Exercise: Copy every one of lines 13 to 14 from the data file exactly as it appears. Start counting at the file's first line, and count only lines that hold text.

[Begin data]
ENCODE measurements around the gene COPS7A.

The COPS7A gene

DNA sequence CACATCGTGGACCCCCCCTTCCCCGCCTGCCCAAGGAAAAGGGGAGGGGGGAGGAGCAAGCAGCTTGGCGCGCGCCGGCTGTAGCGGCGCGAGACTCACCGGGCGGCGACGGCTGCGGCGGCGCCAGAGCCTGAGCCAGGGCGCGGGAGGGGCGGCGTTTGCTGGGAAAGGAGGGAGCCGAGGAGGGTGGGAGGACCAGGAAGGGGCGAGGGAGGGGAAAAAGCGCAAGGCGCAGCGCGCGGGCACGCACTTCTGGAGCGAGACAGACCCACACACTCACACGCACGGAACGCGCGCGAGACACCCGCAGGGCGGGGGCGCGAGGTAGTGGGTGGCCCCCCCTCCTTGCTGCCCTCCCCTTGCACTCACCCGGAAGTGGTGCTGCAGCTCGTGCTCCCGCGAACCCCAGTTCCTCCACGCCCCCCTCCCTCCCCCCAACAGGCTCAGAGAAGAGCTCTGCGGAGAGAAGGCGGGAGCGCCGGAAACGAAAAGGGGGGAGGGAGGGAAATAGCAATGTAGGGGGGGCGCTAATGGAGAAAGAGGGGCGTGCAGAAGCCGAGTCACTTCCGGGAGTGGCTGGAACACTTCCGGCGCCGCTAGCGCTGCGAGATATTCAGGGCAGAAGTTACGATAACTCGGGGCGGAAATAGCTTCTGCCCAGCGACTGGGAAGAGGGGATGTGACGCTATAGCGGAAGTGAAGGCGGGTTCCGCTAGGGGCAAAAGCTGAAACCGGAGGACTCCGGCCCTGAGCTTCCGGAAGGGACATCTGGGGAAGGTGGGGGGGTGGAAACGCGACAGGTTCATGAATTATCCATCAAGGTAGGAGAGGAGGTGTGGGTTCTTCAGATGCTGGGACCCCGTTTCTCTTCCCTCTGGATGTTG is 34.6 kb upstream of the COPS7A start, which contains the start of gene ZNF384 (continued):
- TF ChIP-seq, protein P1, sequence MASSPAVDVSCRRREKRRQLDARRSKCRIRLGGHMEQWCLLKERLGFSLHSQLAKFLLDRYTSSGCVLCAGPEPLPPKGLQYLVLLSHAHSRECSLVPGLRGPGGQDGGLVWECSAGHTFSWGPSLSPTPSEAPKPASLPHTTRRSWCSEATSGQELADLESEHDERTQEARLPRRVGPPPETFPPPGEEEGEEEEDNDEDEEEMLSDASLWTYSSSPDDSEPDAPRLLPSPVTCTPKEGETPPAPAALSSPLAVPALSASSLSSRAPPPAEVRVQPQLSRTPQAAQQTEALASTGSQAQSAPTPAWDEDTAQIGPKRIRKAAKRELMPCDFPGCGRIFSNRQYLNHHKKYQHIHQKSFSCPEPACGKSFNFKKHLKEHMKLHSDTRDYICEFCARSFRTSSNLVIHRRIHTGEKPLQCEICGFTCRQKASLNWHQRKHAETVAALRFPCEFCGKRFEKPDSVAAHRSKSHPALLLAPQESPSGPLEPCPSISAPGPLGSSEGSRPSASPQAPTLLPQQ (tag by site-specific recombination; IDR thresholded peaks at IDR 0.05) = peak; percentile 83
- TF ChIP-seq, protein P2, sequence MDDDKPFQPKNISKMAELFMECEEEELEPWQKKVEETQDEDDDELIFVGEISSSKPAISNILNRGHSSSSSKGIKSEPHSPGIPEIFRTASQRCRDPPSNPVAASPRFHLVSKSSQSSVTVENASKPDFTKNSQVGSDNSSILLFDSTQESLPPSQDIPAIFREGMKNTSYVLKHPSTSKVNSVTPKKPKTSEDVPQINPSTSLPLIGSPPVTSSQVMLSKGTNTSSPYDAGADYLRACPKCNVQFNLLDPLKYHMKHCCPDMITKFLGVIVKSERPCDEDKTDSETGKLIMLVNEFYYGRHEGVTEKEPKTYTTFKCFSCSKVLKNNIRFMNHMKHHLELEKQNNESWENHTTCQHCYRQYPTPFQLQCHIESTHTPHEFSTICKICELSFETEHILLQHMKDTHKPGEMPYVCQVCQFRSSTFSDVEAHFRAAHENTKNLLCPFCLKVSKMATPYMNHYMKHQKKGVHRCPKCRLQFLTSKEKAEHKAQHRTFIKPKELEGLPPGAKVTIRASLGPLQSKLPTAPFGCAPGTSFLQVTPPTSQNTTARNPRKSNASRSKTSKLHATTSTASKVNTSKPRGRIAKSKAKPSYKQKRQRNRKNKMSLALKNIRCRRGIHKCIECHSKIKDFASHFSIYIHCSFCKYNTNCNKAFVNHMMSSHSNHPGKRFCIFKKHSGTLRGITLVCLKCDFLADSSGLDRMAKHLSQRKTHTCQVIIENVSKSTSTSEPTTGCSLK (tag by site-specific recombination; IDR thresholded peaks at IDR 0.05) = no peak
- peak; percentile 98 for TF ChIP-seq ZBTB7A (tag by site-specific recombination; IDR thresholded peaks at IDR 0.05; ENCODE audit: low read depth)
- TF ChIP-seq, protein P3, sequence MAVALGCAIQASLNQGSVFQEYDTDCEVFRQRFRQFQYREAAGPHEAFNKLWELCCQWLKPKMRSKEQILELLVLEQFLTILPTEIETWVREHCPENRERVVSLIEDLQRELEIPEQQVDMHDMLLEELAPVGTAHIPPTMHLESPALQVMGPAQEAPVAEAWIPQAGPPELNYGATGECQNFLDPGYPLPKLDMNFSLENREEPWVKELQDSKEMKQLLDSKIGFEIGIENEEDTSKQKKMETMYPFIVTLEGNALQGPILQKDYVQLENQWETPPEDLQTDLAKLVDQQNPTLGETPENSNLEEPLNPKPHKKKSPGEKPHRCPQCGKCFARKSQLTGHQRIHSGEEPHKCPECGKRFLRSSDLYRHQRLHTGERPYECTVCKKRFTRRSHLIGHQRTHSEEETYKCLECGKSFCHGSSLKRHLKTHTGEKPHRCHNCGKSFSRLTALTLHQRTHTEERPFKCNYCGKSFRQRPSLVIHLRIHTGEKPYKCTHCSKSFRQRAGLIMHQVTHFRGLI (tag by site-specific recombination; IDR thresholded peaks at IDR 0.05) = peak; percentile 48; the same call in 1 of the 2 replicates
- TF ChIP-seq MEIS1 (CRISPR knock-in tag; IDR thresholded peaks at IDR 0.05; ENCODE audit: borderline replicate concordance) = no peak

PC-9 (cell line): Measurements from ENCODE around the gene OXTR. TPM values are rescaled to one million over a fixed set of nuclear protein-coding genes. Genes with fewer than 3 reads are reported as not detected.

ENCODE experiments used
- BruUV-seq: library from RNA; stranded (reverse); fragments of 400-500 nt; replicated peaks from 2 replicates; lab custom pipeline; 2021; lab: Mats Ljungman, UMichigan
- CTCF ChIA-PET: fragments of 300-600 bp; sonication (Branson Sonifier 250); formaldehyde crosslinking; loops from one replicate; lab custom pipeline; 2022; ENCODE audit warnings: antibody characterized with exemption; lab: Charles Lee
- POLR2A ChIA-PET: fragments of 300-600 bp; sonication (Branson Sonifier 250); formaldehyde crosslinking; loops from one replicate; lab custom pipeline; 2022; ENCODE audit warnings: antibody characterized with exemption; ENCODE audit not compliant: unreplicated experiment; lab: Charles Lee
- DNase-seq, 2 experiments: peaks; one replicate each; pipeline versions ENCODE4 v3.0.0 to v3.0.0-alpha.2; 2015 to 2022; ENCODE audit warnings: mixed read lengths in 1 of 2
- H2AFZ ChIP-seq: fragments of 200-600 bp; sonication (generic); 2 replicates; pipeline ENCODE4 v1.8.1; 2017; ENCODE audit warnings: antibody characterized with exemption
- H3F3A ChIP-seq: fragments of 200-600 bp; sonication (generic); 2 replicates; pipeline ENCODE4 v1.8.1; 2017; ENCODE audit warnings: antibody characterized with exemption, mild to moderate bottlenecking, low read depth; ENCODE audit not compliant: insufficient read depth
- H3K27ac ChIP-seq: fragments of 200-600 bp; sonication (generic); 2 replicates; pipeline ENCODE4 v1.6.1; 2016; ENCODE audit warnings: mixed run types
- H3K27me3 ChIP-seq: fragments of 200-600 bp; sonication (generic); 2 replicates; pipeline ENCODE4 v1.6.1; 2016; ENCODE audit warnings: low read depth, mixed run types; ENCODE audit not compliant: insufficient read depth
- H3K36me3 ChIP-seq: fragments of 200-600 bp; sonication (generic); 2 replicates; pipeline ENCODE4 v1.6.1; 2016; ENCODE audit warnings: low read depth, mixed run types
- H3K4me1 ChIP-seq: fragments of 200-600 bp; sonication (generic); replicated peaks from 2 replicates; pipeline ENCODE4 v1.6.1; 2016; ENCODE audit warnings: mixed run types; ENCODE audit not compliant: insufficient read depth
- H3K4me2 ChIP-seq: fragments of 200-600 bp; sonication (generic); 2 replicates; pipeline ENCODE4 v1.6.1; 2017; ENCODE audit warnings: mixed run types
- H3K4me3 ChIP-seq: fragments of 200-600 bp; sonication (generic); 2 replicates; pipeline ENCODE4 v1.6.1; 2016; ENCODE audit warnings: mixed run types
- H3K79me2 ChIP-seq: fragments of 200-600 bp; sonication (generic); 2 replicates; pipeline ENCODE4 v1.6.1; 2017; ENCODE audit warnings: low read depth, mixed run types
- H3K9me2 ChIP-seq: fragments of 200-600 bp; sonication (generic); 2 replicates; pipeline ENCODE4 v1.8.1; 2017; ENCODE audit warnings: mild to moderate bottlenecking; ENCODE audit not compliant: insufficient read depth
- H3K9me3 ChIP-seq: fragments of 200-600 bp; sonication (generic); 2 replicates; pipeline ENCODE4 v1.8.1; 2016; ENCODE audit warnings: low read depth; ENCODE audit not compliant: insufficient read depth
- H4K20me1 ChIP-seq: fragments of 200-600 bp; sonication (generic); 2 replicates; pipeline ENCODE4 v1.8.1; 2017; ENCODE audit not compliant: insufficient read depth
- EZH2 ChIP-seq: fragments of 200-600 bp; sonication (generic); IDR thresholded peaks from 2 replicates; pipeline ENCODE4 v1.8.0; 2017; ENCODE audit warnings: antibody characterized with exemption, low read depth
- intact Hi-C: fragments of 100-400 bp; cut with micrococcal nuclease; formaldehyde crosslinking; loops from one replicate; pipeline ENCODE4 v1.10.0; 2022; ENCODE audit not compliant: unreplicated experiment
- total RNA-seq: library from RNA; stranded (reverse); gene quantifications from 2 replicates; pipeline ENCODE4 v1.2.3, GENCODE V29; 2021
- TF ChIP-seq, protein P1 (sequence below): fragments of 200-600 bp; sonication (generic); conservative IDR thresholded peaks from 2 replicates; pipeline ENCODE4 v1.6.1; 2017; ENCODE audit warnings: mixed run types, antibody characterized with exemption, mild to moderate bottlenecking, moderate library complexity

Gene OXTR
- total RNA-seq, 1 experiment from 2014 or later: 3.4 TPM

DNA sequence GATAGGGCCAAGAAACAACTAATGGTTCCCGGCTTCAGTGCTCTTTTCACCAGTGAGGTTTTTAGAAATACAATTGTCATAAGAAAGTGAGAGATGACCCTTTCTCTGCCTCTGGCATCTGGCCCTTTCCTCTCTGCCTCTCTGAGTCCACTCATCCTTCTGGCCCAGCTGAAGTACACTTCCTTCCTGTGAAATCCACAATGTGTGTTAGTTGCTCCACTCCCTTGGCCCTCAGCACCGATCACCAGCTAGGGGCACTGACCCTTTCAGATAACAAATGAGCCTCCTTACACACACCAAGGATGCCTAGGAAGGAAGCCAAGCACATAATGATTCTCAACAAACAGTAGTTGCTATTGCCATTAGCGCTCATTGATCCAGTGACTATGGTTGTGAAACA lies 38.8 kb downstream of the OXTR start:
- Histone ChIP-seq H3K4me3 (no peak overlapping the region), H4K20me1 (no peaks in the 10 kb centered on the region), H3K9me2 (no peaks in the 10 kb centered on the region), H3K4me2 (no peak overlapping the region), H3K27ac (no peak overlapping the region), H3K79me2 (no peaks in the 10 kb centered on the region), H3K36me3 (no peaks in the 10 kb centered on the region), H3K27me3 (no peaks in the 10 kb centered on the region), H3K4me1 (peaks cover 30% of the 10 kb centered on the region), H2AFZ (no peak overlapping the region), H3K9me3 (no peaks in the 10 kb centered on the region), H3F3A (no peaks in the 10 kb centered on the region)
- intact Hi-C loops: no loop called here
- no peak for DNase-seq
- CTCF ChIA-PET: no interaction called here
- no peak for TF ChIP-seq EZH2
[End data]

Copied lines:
- POLR2A ChIA-PET: fragments of 300-600 bp; sonication (Branson Sonifier 250); formaldehyde crosslinking; loops from one replicate; lab custom pipeline; 2022; ENCODE audit warnings: antibody characterized with exemption; ENCODE audit not compliant: unreplicated experiment; lab: Charles Lee
- DNase-seq, 2 experiments: peaks; one replicate each; pipeline versions ENCODE4 v3.0.0 to v3.0.0-alpha.2; 2015 to 2022; ENCODE audit warnings: mixed read lengths in 1 of 2